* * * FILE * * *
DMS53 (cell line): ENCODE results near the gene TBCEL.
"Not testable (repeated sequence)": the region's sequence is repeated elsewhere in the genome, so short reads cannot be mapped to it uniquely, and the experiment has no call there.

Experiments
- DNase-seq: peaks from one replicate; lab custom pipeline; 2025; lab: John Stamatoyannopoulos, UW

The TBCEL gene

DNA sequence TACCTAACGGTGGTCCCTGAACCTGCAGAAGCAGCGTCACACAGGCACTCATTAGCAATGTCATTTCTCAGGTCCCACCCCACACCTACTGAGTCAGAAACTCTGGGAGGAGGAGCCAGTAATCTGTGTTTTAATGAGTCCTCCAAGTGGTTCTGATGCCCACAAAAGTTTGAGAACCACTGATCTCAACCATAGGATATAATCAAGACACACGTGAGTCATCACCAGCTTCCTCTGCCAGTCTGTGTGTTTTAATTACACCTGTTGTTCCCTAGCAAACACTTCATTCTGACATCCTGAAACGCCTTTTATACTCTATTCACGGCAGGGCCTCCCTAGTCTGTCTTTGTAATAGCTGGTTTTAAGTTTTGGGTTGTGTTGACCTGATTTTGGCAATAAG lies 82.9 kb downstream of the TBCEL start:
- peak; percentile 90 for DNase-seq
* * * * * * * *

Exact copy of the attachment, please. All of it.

DMS53 (cell line): ENCODE results near the gene TBCEL.
"Not testable (repeated sequence)": the region's sequence is repeated elsewhere in the genome, so short reads cannot be mapped to it uniquely, and the experiment has no call there.

Experiments
- DNase-seq: peaks from one replicate; lab custom pipeline; 2025; lab: John Stamatoyannopoulos, UW

The TBCEL gene

DNA sequence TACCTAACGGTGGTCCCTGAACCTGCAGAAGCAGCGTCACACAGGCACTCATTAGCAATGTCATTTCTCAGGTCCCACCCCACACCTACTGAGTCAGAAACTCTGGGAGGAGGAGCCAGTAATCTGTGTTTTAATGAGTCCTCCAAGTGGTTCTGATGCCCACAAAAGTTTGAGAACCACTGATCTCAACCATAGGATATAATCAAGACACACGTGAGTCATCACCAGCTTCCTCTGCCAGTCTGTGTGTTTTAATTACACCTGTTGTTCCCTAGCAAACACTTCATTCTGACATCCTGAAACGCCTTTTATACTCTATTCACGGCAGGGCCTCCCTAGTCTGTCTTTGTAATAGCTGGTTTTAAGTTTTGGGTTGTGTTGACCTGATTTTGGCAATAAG lies 82.9 kb downstream of the TBCEL start:
- peak; percentile 90 for DNase-seq